Many employees are working remotely due to the COVID-19 pandemic and government orders restricting travel and normal workplace operations. Because remote employees aren't clocking in and out at the employer's physical premises, it's increasingly important for employers to ensure that their timekeeping and pay practices comply with federal, state, and local requirements.
The U.S. Department of Labor (DOL) has recently published guidance (Field Assistance Bulletin 2020-5) that addresses federal rules for paying remote workers. While the guidance doesn't carry the same weight as a regulation or law, it demonstrates how the DOL intends to enforce federal wage and hour requirements. Below are four key takeaways from the guidance.
The federal Fair Labor Standards Act (FLSA) requires employers to pay non-exempt employees for all hours worked. As such, employers have an obligation to track the number of hours of work performed by these employees. When non-exempt employees work from home it can be more complicated to ensure that they are properly tracking all time spent working.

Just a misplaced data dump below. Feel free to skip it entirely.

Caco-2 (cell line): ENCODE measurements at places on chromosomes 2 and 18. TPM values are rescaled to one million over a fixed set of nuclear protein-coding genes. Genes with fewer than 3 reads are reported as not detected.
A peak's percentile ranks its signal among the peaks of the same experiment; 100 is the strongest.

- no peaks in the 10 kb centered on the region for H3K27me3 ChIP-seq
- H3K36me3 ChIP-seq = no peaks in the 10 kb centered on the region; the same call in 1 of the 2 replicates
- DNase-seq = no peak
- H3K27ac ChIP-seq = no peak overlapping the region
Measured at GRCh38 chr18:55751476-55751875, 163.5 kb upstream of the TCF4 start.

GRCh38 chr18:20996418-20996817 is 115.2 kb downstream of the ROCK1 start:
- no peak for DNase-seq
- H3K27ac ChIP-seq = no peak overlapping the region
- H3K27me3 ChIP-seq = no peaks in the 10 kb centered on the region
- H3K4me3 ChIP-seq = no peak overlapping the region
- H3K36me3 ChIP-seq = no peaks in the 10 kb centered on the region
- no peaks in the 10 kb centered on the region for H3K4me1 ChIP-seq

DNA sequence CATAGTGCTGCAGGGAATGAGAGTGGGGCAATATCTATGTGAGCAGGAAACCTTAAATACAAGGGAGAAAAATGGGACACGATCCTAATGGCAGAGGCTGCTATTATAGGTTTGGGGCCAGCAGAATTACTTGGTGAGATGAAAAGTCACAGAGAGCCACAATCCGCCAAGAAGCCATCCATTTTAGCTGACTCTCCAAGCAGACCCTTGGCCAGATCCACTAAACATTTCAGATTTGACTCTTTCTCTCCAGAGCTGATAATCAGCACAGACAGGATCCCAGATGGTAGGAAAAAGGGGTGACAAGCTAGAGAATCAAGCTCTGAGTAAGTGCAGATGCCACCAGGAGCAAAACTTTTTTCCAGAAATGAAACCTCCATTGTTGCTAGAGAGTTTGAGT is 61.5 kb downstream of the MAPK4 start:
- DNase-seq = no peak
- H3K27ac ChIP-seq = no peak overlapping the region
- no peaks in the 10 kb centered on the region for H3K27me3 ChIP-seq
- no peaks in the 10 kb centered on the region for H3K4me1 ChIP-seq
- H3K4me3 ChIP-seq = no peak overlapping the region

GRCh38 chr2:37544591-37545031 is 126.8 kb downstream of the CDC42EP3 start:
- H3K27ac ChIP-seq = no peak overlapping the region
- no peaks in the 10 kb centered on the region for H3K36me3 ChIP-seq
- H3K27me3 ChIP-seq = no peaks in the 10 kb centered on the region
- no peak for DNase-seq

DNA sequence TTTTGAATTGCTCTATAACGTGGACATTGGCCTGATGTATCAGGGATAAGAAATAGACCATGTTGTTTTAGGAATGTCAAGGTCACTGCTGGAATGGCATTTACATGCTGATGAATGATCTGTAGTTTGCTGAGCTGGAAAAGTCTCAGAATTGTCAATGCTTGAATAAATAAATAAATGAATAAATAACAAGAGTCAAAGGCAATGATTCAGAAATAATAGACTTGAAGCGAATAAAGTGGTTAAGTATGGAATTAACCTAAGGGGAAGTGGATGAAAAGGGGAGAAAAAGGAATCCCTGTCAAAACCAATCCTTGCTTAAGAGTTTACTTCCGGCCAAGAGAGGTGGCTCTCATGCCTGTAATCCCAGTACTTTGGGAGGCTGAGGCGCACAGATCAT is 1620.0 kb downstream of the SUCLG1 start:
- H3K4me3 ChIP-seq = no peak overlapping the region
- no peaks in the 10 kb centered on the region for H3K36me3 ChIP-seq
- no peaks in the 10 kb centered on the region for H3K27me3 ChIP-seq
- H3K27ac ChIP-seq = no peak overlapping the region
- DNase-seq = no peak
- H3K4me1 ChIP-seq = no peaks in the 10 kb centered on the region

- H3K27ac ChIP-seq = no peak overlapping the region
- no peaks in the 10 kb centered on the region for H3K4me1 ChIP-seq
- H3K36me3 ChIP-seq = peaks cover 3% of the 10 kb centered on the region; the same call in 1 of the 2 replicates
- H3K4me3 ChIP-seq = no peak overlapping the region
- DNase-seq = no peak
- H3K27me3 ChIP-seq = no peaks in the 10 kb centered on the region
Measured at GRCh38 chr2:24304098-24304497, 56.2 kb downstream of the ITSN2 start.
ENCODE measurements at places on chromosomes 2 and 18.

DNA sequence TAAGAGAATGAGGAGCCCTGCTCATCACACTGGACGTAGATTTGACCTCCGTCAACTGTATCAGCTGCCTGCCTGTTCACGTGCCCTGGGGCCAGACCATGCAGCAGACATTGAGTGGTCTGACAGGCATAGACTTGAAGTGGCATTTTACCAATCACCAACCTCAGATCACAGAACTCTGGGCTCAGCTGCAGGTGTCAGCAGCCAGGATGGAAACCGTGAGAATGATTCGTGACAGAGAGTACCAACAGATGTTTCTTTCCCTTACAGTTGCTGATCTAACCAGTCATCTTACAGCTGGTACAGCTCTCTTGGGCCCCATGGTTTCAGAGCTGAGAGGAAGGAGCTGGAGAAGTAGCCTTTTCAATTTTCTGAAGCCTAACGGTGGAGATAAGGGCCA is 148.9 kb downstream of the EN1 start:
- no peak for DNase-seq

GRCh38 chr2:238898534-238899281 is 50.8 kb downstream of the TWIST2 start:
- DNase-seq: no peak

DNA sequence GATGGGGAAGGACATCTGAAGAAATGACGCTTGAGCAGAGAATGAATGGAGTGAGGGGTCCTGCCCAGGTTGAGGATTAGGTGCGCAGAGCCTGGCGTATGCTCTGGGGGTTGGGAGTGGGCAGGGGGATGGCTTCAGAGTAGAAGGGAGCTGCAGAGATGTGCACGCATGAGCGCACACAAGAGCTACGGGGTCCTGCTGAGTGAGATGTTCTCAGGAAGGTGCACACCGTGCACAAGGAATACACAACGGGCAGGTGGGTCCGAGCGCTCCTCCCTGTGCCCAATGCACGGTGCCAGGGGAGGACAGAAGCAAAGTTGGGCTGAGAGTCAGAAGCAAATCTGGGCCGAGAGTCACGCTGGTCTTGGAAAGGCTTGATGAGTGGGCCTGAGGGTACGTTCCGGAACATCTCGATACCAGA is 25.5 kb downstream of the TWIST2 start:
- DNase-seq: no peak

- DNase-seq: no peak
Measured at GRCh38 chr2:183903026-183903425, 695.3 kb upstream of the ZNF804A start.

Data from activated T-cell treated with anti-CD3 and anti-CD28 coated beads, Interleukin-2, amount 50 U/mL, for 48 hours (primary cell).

In the DOL's recent guidance, the agency reiterated that employers must pay for all hours worked, including hours not requested but "suffered or permitted" to be worked, including work performed at home. If you know or have reason to believe that work is being performed, the time must be counted as hours worked, according to the DOL. The FLSA places a significant burden on employers that are deemed to have "actual or constructive knowledge of additional unscheduled hours worked by their employees." See example in #2 below.
According to the DOL, merely having a rule prohibiting unscheduled or unauthorized work isn't enough. Employers should also establish a reasonable process for an employee to report unscheduled work time. However, you can't discourage or impede accurate reporting under this process and must train employees on how to properly report such time.